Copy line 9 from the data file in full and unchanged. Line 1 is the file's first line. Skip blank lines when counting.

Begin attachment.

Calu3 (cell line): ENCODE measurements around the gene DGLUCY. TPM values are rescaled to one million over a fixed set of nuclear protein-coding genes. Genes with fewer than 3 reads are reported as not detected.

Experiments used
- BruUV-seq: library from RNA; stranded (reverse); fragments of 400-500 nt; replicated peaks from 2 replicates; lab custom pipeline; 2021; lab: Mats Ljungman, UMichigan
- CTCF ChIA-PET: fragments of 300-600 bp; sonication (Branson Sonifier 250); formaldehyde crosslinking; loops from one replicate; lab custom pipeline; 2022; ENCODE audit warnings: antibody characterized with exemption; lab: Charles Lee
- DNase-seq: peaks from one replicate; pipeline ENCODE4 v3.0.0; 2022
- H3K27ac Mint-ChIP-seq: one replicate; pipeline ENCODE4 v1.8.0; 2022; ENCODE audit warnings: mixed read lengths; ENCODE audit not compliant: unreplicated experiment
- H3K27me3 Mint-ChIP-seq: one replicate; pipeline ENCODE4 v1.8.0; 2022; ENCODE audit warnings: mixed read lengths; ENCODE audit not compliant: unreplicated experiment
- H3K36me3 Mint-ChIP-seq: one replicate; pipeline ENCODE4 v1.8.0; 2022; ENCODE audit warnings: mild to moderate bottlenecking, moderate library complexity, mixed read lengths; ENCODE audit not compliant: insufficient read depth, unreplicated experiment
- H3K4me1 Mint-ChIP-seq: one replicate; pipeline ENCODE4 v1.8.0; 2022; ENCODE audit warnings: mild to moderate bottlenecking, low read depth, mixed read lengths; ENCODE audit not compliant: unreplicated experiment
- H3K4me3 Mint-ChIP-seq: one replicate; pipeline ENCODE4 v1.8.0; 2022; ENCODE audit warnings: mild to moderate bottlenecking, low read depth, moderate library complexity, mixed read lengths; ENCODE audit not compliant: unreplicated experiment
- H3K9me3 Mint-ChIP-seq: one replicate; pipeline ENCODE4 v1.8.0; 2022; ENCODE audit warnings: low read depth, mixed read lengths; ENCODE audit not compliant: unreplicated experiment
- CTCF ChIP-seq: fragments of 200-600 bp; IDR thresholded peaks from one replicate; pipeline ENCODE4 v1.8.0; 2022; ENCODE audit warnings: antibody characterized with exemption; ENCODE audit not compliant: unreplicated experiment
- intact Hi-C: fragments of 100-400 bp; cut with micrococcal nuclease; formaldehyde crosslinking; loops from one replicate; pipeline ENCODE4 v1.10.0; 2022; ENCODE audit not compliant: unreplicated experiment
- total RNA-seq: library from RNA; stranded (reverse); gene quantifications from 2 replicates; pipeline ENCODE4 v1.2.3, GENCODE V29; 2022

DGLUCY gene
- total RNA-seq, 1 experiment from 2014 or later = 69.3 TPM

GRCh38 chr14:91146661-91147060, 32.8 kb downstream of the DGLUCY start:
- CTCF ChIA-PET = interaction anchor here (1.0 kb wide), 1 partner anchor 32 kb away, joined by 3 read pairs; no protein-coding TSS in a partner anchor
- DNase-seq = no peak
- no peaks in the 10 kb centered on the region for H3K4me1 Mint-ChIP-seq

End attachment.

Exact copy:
- H3K4me1 Mint-ChIP-seq: one replicate; pipeline ENCODE4 v1.8.0; 2022; ENCODE audit warnings: mild to moderate bottlenecking, low read depth, mixed read lengths; ENCODE audit not compliant: unreplicated experiment